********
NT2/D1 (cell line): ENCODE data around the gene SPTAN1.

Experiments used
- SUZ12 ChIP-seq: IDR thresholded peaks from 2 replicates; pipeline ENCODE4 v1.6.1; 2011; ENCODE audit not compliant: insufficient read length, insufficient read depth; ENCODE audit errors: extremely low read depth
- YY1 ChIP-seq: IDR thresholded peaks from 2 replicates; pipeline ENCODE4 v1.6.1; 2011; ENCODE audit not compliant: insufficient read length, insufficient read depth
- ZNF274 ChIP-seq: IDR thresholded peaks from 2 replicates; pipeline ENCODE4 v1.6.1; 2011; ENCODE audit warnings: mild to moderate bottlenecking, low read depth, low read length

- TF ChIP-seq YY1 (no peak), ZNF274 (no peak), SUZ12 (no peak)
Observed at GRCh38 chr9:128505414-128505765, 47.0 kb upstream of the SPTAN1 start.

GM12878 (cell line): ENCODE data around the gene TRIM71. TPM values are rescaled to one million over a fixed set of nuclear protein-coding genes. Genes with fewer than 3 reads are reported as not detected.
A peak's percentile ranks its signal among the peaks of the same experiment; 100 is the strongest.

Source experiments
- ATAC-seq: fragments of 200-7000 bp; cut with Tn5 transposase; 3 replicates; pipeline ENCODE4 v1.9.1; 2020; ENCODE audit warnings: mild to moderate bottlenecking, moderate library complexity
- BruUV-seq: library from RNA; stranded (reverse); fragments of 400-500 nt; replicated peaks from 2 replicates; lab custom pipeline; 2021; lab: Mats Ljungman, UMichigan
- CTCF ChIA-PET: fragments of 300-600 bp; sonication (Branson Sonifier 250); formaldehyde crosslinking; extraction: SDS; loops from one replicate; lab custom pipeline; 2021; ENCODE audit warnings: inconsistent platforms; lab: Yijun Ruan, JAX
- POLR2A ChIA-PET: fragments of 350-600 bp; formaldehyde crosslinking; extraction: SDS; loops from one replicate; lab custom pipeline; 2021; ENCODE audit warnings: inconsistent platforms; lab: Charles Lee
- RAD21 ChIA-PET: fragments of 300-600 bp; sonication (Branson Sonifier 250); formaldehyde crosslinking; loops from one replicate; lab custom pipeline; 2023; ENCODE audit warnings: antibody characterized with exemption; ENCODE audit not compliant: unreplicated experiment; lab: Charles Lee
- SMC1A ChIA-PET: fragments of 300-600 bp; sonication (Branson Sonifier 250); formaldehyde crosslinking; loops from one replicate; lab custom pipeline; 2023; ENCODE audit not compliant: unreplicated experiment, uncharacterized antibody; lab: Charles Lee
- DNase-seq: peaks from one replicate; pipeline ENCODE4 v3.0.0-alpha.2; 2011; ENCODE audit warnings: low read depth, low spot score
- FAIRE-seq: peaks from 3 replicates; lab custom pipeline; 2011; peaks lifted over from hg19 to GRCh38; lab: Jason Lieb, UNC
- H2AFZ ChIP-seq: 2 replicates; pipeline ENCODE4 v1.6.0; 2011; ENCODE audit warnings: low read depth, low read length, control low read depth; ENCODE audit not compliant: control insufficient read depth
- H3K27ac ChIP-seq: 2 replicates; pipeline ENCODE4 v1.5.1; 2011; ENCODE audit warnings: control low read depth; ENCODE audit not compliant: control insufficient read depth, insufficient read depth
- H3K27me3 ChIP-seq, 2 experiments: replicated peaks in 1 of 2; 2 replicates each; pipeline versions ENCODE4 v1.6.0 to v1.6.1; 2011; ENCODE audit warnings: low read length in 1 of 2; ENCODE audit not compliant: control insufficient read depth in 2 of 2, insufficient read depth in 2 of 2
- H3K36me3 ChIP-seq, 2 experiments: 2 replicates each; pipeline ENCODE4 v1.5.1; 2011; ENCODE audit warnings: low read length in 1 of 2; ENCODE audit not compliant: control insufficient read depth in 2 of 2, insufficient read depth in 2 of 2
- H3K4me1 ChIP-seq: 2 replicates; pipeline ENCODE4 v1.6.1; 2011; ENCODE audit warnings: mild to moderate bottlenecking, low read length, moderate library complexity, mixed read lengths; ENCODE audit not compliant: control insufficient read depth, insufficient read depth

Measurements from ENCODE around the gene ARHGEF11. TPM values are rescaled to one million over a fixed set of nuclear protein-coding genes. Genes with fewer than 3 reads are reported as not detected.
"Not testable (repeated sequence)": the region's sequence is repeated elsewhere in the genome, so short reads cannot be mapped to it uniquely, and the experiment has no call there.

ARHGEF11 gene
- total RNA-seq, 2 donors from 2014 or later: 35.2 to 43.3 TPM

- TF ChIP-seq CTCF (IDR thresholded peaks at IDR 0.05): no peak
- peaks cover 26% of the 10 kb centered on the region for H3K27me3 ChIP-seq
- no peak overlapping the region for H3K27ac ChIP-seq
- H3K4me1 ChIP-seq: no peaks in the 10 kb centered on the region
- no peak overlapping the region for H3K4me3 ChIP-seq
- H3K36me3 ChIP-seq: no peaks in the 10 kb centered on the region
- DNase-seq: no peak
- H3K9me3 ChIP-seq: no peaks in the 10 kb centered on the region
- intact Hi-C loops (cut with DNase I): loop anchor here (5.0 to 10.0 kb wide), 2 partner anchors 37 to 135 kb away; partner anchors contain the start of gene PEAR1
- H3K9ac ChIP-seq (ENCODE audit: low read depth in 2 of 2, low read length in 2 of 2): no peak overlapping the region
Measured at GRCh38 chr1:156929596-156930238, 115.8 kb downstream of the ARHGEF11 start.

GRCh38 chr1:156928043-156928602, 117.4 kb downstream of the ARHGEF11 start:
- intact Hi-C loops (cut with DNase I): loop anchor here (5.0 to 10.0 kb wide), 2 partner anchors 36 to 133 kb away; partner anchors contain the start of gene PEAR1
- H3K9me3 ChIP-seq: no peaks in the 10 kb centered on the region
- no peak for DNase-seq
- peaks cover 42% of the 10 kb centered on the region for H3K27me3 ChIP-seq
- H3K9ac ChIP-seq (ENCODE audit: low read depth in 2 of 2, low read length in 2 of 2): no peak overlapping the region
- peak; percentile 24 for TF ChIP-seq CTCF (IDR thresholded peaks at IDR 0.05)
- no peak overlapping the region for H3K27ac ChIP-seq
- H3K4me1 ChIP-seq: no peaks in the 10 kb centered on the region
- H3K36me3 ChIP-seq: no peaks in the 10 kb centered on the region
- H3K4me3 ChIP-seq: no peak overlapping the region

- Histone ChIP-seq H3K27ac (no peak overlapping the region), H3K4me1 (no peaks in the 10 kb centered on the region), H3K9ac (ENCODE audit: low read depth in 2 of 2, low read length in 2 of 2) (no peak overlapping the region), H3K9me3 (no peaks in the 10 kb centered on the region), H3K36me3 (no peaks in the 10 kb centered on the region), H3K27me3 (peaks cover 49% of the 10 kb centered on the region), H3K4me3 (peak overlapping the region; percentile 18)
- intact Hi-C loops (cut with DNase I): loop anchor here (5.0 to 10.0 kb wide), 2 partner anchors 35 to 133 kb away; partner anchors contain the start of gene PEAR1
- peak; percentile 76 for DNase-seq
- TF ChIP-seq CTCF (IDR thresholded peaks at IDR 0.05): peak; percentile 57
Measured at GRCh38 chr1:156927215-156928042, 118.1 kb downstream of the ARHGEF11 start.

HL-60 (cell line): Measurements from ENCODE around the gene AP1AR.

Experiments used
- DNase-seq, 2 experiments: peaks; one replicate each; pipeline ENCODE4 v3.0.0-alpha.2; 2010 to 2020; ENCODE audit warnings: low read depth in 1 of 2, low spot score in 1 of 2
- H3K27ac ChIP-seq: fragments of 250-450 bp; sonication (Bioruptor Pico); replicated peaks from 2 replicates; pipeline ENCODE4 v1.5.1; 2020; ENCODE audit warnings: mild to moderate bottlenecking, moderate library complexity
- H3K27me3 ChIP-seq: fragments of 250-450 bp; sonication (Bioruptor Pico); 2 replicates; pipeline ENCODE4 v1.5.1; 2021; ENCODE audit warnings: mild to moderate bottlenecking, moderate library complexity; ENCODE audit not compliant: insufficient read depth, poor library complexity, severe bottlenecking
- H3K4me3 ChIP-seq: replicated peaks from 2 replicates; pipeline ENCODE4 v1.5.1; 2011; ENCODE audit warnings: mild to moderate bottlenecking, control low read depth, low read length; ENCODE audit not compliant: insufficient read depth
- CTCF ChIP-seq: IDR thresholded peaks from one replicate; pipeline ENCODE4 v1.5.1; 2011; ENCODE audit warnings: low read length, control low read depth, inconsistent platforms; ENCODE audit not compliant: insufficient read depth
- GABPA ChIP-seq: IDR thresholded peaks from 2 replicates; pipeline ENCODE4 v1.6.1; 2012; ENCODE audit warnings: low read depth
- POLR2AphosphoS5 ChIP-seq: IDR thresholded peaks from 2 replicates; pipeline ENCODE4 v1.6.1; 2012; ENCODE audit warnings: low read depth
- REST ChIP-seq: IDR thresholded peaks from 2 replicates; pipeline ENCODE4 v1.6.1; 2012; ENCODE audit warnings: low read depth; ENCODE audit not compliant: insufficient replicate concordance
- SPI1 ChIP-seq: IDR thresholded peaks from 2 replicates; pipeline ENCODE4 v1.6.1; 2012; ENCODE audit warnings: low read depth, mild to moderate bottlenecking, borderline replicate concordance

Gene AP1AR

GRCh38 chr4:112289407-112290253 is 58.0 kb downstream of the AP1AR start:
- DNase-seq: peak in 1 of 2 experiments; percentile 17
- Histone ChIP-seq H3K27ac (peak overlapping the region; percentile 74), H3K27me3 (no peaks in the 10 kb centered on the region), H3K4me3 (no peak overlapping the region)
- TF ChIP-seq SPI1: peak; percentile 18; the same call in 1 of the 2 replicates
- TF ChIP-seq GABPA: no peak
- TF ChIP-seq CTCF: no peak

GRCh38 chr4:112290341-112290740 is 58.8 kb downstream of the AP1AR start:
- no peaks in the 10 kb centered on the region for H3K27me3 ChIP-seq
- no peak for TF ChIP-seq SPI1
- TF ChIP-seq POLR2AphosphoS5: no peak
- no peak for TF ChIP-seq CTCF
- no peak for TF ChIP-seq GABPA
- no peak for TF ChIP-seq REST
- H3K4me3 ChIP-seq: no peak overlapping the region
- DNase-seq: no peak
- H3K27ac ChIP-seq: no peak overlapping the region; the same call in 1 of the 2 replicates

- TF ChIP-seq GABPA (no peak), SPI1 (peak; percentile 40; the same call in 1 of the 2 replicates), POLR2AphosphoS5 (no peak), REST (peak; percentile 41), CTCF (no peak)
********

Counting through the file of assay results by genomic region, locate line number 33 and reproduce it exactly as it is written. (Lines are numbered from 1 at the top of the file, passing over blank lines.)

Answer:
- H3K36me3 ChIP-seq: no peaks in the 10 kb centered on the region